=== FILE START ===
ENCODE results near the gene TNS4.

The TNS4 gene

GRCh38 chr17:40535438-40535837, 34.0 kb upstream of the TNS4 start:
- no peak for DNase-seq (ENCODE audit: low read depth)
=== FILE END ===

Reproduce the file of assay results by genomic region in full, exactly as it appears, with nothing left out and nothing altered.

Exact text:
ENCODE results near the gene TNS4.

The TNS4 gene

GRCh38 chr17:40535438-40535837, 34.0 kb upstream of the TNS4 start:
- no peak for DNase-seq (ENCODE audit: low read depth)